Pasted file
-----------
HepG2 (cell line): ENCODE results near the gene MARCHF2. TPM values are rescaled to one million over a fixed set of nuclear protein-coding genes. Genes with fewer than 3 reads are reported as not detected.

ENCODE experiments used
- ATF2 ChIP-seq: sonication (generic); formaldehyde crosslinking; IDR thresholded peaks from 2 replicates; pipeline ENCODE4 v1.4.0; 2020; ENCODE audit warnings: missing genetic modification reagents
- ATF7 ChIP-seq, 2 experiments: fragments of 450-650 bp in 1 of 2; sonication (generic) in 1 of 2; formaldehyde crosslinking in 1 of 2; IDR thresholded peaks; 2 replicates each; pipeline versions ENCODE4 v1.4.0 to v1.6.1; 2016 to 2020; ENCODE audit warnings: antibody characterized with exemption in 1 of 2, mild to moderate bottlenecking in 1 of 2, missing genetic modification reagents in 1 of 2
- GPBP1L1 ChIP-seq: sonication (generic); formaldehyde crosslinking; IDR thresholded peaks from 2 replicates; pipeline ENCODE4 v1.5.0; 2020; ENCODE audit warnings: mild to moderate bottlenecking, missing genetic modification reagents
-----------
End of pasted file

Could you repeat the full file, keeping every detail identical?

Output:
HepG2 (cell line): ENCODE results near the gene MARCHF2. TPM values are rescaled to one million over a fixed set of nuclear protein-coding genes. Genes with fewer than 3 reads are reported as not detected.

ENCODE experiments used
- ATF2 ChIP-seq: sonication (generic); formaldehyde crosslinking; IDR thresholded peaks from 2 replicates; pipeline ENCODE4 v1.4.0; 2020; ENCODE audit warnings: missing genetic modification reagents
- ATF7 ChIP-seq, 2 experiments: fragments of 450-650 bp in 1 of 2; sonication (generic) in 1 of 2; formaldehyde crosslinking in 1 of 2; IDR thresholded peaks; 2 replicates each; pipeline versions ENCODE4 v1.4.0 to v1.6.1; 2016 to 2020; ENCODE audit warnings: antibody characterized with exemption in 1 of 2, mild to moderate bottlenecking in 1 of 2, missing genetic modification reagents in 1 of 2
- GPBP1L1 ChIP-seq: sonication (generic); formaldehyde crosslinking; IDR thresholded peaks from 2 replicates; pipeline ENCODE4 v1.5.0; 2020; ENCODE audit warnings: mild to moderate bottlenecking, missing genetic modification reagents